5. Bike racing – road racing – comes to mind. Courses change from race to race: hilly, flat, tarmac, cobbles. Depending on the course, different riders will be competitive. You won’t see Chris Froome or Alberto Contador winning a bunch sprint on a flat stage, and you won’t see Mark Cavendish or Andre Greipel winning a mountain-top finish.

    1. I will second road bike racing. Time trials, criteriums, and hill climbs are effectively different sports.

  6. What is true of bike racing is true of other endurance sports: e.g. running. Different courses reward different strengths. I’m sure skiing has a similar flavor. Etc.

    1. Yes, thank you for mentioning skiing. The design of the course adds a great deal of variability, but that’s nothing compared to the variability in snow conditions (or, in the global-warming-afflicted northeastern US, quasi-snow conditions). The course can literally melt away beneath your racers’ feet. See my comment below for more remarks.

  7. People who know more about horses than I do (which is pretty much everyone) can correct or clarify, but my impression is that some horses do relatively better on muddy terrain and others on dry, much like the difference between grass and clay in tennis.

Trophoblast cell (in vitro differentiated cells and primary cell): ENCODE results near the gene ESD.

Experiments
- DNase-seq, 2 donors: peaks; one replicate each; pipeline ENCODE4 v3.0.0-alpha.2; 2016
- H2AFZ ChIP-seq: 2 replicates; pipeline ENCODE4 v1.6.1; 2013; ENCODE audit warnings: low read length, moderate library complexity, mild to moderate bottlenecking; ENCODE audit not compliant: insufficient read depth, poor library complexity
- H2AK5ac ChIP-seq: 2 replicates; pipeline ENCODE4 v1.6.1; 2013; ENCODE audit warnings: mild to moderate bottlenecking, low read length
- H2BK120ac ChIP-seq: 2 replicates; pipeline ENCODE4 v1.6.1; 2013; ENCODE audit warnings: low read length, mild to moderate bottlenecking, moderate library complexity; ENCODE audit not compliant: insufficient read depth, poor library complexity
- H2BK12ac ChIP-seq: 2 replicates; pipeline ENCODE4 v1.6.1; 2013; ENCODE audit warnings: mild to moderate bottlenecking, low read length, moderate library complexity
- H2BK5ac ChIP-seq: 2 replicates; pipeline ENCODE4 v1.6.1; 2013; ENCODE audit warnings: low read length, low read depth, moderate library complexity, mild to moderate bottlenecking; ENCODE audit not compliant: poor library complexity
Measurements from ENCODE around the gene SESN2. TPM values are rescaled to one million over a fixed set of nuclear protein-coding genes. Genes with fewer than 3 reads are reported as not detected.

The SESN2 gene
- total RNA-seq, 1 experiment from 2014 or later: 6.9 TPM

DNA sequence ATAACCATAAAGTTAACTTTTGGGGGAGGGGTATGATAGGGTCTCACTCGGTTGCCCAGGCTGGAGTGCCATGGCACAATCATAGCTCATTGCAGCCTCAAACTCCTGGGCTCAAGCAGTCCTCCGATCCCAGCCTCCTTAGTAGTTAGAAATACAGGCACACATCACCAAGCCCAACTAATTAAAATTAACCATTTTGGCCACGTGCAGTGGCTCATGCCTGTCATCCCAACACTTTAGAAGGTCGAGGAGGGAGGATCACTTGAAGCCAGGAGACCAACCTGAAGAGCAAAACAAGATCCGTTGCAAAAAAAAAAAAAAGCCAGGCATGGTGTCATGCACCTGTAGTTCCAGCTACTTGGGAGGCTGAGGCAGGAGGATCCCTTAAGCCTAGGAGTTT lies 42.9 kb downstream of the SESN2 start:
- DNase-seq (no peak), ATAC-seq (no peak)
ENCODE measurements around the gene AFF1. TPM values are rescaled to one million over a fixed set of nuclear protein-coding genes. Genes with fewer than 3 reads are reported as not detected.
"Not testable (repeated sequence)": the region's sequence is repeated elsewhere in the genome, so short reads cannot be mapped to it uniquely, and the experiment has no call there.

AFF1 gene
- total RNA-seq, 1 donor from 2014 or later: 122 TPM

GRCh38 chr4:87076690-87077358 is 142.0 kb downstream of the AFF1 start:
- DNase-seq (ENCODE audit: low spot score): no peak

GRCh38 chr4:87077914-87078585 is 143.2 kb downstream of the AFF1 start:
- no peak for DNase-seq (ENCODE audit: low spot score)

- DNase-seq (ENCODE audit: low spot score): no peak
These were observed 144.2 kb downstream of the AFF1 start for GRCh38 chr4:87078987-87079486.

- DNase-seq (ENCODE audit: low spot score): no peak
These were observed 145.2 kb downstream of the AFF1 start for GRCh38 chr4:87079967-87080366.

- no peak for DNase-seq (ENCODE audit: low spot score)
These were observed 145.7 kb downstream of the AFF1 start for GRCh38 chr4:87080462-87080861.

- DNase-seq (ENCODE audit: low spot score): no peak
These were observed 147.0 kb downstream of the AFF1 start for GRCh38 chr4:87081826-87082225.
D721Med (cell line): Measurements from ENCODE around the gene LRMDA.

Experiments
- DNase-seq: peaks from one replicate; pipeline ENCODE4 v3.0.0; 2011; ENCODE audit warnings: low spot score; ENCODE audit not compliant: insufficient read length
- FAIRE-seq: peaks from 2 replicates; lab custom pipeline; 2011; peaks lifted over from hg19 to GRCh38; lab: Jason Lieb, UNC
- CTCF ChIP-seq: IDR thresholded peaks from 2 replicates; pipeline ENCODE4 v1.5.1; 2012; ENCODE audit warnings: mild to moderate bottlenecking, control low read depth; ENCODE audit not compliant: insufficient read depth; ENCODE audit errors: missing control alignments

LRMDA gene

Two other tennis-related observations:
    – The difference between doubles and singles on any given surface is greater than the difference between singles on clay and singles on grass.
    – The difference in relative ability on difference surfaces is quite small, especially among recreational players. The reason it makes such a difference among the pros is that they are so good that small differences in ability are magnified.

    1. Not just horse racing (a horse that does better on a muddy track is known as a “mudder”) but also equestrian competitions. And then there’s cross-country steeplechase racing, in which the individual courses have a great deal of variation, the obstacles being natural features of the landscape.